As I was reading this morning, I realized that when God speaks, He often gives us something we are looking for when we are doing research–causation. One of the greatest values that research can bring to life is causation, when you understand what causes what.
In research, there is a big difference between causation and correlation and it is very important to understand this distinction. Even for the casual reader, the difference can mean the difference between making a huge blunder and truly understanding our world better.
Correlation. When we recognize that two events are related, we understand correlation. They are correlated. When we see one event, we recognize that the second event happens as well. The only difficulty is which one “causes” the other. Which one really is the first event and which is the second? Or, could it be that a third event causes both of these to happen?
Causation. When one event is clearly the “cause” of the second, we have determined causation. The first event is the reason that the second event took place.
Example: The ice cream and drownings example.
Let’s say that when ice cream sales increases, drownings also sharply increase (a clear example found on Wikipedia). If we can document that when one is documented to increase the other also is documented to increase, and vise versa, we will have shown that the two are correlated. They have a demonstrated relationship to one another.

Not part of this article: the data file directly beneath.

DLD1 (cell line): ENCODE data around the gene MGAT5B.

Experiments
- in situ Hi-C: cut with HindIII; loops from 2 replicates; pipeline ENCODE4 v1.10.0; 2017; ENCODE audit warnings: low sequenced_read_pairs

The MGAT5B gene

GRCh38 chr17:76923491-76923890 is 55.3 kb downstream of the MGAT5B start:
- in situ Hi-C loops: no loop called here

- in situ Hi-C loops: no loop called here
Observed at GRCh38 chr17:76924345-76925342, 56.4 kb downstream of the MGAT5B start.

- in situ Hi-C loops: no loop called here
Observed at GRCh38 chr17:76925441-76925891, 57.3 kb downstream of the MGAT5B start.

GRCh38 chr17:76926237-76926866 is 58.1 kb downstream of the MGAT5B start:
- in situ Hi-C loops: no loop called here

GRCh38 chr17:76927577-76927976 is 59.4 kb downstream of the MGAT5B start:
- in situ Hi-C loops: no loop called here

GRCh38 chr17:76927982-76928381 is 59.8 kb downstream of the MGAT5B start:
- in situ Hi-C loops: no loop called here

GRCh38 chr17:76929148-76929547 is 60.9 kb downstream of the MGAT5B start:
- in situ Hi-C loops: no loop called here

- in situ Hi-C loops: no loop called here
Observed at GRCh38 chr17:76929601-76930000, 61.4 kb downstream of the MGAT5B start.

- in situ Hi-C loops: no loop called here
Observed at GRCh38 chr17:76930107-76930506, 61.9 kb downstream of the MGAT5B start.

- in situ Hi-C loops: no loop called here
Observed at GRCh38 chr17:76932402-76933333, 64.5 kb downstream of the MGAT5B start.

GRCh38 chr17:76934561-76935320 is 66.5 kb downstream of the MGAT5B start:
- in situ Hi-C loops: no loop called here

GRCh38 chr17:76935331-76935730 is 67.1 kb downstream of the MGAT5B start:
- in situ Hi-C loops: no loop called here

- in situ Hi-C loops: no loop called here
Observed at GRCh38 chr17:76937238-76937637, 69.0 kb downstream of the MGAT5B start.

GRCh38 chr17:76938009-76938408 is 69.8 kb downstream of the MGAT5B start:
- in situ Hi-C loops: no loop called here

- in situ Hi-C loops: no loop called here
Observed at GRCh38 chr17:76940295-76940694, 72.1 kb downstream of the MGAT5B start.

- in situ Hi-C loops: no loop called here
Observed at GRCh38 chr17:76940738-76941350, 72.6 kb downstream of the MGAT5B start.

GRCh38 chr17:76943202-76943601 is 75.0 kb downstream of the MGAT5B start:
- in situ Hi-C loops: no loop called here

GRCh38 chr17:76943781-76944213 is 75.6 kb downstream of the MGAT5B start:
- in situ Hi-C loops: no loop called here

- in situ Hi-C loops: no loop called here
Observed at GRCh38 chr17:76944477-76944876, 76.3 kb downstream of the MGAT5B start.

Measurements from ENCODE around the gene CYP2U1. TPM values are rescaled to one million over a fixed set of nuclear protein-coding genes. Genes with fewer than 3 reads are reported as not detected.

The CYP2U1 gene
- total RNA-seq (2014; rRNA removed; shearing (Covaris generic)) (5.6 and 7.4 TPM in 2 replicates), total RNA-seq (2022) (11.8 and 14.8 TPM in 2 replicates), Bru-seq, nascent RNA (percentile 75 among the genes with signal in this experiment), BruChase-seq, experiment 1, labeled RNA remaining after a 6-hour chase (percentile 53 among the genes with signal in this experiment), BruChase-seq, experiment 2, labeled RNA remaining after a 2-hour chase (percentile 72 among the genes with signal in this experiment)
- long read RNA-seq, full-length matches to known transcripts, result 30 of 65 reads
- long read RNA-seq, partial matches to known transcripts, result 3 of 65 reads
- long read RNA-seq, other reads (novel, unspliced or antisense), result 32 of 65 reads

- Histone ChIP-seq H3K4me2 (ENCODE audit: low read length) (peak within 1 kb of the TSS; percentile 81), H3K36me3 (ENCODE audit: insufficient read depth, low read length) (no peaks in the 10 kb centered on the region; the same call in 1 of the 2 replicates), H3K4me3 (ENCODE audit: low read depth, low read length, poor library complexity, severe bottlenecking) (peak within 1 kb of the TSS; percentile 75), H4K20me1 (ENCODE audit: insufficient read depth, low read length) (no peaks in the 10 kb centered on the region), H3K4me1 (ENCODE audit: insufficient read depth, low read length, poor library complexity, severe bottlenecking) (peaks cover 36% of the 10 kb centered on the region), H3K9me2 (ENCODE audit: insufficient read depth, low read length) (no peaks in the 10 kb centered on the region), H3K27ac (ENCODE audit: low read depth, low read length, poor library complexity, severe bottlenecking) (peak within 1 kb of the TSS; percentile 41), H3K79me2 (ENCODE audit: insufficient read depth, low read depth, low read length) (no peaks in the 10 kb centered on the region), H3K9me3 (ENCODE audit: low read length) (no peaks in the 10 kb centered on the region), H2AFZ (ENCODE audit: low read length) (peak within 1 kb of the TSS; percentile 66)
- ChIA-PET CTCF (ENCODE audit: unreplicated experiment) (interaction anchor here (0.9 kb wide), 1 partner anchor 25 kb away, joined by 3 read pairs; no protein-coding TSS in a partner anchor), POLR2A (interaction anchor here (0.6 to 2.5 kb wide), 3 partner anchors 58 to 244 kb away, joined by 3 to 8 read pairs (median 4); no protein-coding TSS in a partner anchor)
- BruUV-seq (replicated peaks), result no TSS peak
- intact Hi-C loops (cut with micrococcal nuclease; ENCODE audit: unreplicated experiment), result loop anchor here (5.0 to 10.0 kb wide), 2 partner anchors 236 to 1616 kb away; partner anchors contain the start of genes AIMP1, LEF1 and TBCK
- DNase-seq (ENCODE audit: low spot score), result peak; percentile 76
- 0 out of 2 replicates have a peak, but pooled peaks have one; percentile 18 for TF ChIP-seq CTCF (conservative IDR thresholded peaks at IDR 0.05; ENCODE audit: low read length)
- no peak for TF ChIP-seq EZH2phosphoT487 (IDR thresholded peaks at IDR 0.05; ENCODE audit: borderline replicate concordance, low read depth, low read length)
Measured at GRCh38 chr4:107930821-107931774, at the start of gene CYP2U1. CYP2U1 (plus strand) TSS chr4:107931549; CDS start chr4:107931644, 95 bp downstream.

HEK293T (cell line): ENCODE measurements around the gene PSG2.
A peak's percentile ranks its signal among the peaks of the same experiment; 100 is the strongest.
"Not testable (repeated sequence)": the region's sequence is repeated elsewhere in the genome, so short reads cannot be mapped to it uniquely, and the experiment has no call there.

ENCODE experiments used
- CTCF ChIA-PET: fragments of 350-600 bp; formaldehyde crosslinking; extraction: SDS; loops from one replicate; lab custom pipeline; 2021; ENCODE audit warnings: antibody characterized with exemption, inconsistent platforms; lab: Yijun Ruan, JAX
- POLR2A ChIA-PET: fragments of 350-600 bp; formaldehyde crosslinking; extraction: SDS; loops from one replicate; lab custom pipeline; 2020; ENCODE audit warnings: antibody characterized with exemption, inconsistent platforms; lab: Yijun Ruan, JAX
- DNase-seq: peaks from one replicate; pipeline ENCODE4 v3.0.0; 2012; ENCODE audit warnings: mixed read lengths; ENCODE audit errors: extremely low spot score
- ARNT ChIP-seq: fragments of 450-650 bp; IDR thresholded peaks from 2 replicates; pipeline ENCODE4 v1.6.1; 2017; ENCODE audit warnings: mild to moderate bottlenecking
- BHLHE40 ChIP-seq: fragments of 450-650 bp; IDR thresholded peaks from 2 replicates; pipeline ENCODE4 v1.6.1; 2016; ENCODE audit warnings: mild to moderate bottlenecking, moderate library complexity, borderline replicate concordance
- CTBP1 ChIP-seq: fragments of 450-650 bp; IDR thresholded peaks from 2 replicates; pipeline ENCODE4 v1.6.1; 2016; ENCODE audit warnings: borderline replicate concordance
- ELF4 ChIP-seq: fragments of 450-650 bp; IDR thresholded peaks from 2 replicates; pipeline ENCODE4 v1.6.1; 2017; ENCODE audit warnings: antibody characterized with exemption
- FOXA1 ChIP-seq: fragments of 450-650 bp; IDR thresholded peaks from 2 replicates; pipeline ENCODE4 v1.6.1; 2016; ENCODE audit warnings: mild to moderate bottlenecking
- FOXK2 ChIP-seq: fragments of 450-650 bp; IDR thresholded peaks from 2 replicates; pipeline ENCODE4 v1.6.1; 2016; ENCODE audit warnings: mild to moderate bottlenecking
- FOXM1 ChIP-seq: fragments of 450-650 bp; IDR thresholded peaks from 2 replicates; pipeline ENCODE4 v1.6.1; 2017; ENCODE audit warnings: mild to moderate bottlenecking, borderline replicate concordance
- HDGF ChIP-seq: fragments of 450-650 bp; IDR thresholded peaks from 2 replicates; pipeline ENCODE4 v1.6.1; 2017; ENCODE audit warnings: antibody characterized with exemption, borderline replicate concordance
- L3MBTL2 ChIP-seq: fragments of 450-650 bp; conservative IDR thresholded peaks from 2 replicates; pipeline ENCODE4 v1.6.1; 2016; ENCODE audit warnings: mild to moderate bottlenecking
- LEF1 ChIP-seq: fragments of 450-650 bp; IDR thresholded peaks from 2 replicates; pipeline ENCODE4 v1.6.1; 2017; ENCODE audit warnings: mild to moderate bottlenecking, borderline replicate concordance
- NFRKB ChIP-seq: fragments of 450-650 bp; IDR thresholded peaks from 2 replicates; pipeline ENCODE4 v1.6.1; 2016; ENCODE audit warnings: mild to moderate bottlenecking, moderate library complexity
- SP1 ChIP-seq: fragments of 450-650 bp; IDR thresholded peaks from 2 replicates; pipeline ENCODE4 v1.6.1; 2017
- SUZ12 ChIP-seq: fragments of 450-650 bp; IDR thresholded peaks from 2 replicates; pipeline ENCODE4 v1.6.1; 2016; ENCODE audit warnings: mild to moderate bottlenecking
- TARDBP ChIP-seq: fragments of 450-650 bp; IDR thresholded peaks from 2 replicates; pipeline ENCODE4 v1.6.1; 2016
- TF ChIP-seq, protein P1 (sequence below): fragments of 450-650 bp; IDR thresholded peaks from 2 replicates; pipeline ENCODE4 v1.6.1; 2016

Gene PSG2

Next is to question if one causes another. So we can ask:
- When people buy more ice cream does that cause them to be more likely to drown?
- When people drown is it more likely that people buy more ice cream?
- Is there a third variable that could be causing the other two?
As much as the second option seems like it might be true, it is likely that the warmer, summer days are the responsible “cause.” When it is hotter, people buy more ice cream. When it is hotter, people swim more and drown more often because of it. While this is an obvious example, when reporting on research correlative findings it seems very difficult to stay away from projecting causal results. This is something that readers of research need to be very careful about.
Now, getting back to my morning reading. I noticed that when prophets speak, they deliver causal statements. If you do this, this will happen. What God is doing, through His servants, the prophets, is giving us the very thing that research gives us—causality. Thus, what takes many hours and much trial and error, God has revealed to us, through faith.
May your reading of the scripture bring many fruitful, lifelong lessons.